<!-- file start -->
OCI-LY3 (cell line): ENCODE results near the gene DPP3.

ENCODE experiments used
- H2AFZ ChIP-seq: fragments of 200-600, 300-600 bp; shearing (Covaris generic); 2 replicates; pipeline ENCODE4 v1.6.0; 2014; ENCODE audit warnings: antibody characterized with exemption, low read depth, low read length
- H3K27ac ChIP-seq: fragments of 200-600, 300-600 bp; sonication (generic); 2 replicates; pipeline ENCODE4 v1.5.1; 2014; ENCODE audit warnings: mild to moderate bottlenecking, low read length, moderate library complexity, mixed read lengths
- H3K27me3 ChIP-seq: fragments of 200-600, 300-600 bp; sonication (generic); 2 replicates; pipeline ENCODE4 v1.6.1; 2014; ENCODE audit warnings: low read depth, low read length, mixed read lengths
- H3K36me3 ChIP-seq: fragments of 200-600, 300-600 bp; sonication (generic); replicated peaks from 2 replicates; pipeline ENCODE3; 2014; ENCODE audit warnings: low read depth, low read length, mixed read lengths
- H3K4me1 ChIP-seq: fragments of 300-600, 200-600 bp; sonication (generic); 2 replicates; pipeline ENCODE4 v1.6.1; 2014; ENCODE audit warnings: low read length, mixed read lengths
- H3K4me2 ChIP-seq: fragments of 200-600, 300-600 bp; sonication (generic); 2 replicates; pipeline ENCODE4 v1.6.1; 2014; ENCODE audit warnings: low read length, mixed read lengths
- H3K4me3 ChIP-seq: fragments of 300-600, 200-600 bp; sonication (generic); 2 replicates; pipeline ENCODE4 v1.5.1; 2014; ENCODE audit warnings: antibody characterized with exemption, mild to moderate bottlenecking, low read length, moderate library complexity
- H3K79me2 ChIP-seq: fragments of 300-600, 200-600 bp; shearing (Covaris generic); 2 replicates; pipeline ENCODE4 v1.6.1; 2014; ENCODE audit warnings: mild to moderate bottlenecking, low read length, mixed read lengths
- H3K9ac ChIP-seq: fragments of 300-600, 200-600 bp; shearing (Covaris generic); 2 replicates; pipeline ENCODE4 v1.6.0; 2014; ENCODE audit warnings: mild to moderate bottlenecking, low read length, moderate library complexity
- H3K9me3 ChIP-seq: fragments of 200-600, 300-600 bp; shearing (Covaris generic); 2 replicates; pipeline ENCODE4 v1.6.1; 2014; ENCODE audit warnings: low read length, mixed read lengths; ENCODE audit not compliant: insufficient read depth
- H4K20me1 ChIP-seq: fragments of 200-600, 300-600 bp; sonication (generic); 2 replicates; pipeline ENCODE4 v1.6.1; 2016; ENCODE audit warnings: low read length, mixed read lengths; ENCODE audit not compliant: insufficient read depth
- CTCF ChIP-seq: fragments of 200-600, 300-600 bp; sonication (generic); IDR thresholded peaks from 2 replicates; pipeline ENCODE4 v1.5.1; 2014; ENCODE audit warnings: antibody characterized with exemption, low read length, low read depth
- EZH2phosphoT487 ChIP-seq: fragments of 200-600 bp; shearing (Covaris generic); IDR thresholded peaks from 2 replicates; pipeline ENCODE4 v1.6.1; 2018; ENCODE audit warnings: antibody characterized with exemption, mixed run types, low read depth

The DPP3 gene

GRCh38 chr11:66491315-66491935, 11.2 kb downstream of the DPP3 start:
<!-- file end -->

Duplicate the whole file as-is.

OCI-LY3 (cell line): ENCODE results near the gene DPP3.

ENCODE experiments used
- H2AFZ ChIP-seq: fragments of 200-600, 300-600 bp; shearing (Covaris generic); 2 replicates; pipeline ENCODE4 v1.6.0; 2014; ENCODE audit warnings: antibody characterized with exemption, low read depth, low read length
- H3K27ac ChIP-seq: fragments of 200-600, 300-600 bp; sonication (generic); 2 replicates; pipeline ENCODE4 v1.5.1; 2014; ENCODE audit warnings: mild to moderate bottlenecking, low read length, moderate library complexity, mixed read lengths
- H3K27me3 ChIP-seq: fragments of 200-600, 300-600 bp; sonication (generic); 2 replicates; pipeline ENCODE4 v1.6.1; 2014; ENCODE audit warnings: low read depth, low read length, mixed read lengths
- H3K36me3 ChIP-seq: fragments of 200-600, 300-600 bp; sonication (generic); replicated peaks from 2 replicates; pipeline ENCODE3; 2014; ENCODE audit warnings: low read depth, low read length, mixed read lengths
- H3K4me1 ChIP-seq: fragments of 300-600, 200-600 bp; sonication (generic); 2 replicates; pipeline ENCODE4 v1.6.1; 2014; ENCODE audit warnings: low read length, mixed read lengths
- H3K4me2 ChIP-seq: fragments of 200-600, 300-600 bp; sonication (generic); 2 replicates; pipeline ENCODE4 v1.6.1; 2014; ENCODE audit warnings: low read length, mixed read lengths
- H3K4me3 ChIP-seq: fragments of 300-600, 200-600 bp; sonication (generic); 2 replicates; pipeline ENCODE4 v1.5.1; 2014; ENCODE audit warnings: antibody characterized with exemption, mild to moderate bottlenecking, low read length, moderate library complexity
- H3K79me2 ChIP-seq: fragments of 300-600, 200-600 bp; shearing (Covaris generic); 2 replicates; pipeline ENCODE4 v1.6.1; 2014; ENCODE audit warnings: mild to moderate bottlenecking, low read length, mixed read lengths
- H3K9ac ChIP-seq: fragments of 300-600, 200-600 bp; shearing (Covaris generic); 2 replicates; pipeline ENCODE4 v1.6.0; 2014; ENCODE audit warnings: mild to moderate bottlenecking, low read length, moderate library complexity
- H3K9me3 ChIP-seq: fragments of 200-600, 300-600 bp; shearing (Covaris generic); 2 replicates; pipeline ENCODE4 v1.6.1; 2014; ENCODE audit warnings: low read length, mixed read lengths; ENCODE audit not compliant: insufficient read depth
- H4K20me1 ChIP-seq: fragments of 200-600, 300-600 bp; sonication (generic); 2 replicates; pipeline ENCODE4 v1.6.1; 2016; ENCODE audit warnings: low read length, mixed read lengths; ENCODE audit not compliant: insufficient read depth
- CTCF ChIP-seq: fragments of 200-600, 300-600 bp; sonication (generic); IDR thresholded peaks from 2 replicates; pipeline ENCODE4 v1.5.1; 2014; ENCODE audit warnings: antibody characterized with exemption, low read length, low read depth
- EZH2phosphoT487 ChIP-seq: fragments of 200-600 bp; shearing (Covaris generic); IDR thresholded peaks from 2 replicates; pipeline ENCODE4 v1.6.1; 2018; ENCODE audit warnings: antibody characterized with exemption, mixed run types, low read depth

The DPP3 gene

GRCh38 chr11:66491315-66491935, 11.2 kb downstream of the DPP3 start: